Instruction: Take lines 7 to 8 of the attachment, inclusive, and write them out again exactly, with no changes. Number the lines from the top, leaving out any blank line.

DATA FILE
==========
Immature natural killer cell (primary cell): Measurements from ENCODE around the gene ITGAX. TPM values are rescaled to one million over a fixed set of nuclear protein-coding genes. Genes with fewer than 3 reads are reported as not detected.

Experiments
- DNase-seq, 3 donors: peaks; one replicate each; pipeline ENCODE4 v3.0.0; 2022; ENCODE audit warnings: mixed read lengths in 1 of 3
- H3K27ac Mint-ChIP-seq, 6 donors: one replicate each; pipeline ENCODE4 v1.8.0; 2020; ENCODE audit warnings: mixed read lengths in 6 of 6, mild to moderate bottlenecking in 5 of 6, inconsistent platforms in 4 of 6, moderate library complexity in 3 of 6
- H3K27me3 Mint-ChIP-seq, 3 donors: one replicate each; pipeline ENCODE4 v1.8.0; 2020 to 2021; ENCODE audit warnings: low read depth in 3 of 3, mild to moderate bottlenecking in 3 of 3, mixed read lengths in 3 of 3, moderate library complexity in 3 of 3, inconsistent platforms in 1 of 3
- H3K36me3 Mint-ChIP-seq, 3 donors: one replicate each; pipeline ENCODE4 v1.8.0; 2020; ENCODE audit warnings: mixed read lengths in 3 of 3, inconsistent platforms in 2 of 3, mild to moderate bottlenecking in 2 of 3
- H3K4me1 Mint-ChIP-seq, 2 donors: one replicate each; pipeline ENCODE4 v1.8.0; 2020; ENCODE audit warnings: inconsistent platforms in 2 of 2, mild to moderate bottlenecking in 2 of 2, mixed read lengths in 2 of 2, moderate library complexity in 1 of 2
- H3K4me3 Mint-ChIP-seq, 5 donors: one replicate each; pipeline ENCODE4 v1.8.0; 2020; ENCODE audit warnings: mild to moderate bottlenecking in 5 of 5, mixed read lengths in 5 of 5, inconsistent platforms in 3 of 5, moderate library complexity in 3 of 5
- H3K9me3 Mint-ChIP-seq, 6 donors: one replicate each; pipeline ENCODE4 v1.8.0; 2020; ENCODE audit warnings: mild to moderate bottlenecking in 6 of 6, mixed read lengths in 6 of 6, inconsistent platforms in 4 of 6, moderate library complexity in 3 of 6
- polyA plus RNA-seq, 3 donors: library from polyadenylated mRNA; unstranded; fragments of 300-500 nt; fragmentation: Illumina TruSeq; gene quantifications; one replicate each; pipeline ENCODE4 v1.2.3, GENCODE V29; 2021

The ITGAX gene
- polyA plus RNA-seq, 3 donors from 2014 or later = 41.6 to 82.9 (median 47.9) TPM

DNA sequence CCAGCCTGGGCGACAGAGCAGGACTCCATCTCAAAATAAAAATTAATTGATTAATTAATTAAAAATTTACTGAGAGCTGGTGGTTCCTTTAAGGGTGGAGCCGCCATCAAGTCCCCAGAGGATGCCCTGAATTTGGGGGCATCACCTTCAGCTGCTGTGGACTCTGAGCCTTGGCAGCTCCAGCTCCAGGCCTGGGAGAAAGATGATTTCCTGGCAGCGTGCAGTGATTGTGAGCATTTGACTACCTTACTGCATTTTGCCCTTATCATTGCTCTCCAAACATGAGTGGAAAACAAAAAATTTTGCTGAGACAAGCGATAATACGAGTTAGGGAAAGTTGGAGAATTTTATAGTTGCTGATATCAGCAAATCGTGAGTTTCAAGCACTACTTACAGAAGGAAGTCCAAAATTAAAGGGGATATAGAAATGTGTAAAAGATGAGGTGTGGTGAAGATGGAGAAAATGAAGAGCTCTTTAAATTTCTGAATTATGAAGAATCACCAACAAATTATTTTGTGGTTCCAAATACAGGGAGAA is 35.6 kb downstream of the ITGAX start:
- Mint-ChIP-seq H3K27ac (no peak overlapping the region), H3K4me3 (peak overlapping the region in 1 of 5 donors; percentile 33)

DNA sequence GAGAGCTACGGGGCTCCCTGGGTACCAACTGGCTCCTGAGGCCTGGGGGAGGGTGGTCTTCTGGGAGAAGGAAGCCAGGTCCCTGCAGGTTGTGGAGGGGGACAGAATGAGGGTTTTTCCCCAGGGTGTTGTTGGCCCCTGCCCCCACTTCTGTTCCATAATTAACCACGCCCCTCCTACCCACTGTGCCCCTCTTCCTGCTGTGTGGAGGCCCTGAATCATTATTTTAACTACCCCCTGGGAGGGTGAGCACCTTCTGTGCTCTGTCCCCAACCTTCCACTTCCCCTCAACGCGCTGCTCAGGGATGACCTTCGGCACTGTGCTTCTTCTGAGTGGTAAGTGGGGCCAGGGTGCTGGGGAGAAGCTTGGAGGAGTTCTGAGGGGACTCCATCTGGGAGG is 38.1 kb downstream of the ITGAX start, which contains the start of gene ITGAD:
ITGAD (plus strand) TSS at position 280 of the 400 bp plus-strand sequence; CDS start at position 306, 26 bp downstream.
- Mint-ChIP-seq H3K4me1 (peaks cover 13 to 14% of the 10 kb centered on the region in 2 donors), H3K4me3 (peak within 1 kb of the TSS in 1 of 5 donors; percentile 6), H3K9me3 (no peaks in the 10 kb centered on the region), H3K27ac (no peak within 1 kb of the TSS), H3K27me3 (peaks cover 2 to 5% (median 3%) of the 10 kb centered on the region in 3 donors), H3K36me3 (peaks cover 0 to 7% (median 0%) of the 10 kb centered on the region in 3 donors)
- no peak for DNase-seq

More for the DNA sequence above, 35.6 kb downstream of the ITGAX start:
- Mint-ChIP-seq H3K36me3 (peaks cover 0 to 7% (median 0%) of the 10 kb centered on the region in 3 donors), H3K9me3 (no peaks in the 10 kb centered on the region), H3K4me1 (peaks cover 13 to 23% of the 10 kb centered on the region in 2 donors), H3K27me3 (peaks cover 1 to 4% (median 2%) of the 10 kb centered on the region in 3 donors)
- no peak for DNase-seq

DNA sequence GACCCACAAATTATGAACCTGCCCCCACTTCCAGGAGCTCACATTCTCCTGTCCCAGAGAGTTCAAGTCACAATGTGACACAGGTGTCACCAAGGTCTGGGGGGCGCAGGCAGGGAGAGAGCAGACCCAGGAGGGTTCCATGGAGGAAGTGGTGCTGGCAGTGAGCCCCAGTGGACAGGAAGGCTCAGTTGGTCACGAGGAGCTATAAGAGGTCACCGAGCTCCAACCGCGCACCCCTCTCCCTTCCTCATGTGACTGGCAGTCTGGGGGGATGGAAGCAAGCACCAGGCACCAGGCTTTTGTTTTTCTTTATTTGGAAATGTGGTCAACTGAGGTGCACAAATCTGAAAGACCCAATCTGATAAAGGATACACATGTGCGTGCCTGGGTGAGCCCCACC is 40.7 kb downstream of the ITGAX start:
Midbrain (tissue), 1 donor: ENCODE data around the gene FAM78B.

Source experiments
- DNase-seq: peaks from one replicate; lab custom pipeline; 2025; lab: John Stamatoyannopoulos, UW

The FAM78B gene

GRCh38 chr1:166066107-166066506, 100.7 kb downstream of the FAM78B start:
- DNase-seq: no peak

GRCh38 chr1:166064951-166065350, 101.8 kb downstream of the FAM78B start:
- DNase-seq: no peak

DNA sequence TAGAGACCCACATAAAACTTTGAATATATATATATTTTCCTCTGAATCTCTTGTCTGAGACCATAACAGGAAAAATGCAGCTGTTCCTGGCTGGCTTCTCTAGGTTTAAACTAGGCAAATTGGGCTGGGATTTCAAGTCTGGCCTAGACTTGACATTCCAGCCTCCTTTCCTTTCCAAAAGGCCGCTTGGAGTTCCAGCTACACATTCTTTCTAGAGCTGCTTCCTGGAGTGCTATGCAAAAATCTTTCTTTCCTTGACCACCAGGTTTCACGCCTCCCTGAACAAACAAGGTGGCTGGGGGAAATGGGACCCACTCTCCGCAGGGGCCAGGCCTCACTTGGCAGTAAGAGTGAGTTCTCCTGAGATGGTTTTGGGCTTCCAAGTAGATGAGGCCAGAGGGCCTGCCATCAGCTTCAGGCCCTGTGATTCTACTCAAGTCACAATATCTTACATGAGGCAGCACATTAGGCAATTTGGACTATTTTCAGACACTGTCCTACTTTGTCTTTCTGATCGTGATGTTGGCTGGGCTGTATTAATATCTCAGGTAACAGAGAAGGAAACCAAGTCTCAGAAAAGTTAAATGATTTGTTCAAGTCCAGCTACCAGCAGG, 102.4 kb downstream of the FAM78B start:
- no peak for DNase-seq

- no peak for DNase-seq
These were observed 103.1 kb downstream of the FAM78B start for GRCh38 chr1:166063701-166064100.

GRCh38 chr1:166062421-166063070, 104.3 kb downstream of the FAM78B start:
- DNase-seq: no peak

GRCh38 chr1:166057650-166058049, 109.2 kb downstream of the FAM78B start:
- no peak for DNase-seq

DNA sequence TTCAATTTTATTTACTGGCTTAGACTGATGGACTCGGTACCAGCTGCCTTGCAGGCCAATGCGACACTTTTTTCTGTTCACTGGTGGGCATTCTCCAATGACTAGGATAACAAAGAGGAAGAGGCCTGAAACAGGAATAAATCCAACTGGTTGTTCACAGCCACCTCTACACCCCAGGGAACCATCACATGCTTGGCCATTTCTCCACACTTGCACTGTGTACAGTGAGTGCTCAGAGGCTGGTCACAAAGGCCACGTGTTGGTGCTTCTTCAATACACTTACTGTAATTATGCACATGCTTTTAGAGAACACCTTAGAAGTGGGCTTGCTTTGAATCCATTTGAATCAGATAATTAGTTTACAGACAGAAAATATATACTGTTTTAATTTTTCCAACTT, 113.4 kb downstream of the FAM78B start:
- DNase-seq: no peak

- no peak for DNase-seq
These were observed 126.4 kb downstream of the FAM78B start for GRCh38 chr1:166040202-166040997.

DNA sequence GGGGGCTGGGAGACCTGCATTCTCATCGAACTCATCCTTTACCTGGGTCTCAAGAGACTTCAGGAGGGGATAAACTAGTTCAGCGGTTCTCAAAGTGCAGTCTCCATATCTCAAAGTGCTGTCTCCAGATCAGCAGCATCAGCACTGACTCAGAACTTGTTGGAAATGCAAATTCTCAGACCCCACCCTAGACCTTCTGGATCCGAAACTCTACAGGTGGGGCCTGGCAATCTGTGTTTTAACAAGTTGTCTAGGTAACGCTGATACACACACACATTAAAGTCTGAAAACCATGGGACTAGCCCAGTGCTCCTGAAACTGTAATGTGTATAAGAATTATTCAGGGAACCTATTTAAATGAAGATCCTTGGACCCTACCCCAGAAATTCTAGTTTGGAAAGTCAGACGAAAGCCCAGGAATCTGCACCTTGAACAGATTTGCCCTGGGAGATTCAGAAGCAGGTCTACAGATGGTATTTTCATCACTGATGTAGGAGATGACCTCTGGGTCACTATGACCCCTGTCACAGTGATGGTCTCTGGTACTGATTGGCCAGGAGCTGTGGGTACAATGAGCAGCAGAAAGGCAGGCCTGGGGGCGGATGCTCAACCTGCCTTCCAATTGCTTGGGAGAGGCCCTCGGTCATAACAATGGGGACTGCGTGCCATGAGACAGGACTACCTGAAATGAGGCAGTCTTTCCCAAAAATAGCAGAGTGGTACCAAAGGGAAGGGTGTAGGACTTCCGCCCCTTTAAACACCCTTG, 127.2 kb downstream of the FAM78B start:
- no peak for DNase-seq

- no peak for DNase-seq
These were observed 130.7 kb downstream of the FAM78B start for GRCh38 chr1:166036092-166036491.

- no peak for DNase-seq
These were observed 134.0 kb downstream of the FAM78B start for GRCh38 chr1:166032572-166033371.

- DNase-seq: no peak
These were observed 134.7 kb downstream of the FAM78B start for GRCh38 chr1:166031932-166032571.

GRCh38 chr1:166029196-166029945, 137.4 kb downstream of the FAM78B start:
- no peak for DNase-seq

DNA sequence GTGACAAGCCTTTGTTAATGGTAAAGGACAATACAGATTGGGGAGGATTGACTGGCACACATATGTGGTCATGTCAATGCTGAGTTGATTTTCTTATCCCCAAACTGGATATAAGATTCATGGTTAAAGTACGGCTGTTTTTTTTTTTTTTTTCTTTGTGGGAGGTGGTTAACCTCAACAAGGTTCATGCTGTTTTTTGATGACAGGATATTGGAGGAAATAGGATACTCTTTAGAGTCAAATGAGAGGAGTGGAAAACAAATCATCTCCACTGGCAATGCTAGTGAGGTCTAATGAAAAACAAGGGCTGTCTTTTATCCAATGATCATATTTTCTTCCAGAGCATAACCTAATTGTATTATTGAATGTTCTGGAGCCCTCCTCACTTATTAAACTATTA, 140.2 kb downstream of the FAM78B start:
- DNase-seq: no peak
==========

- H3K4me1 Mint-ChIP-seq, 2 donors: one replicate each; pipeline ENCODE4 v1.8.0; 2020; ENCODE audit warnings: inconsistent platforms in 2 of 2, mild to moderate bottlenecking in 2 of 2, mixed read lengths in 2 of 2, moderate library complexity in 1 of 2
- H3K4me3 Mint-ChIP-seq, 5 donors: one replicate each; pipeline ENCODE4 v1.8.0; 2020; ENCODE audit warnings: mild to moderate bottlenecking in 5 of 5, mixed read lengths in 5 of 5, inconsistent platforms in 3 of 5, moderate library complexity in 3 of 5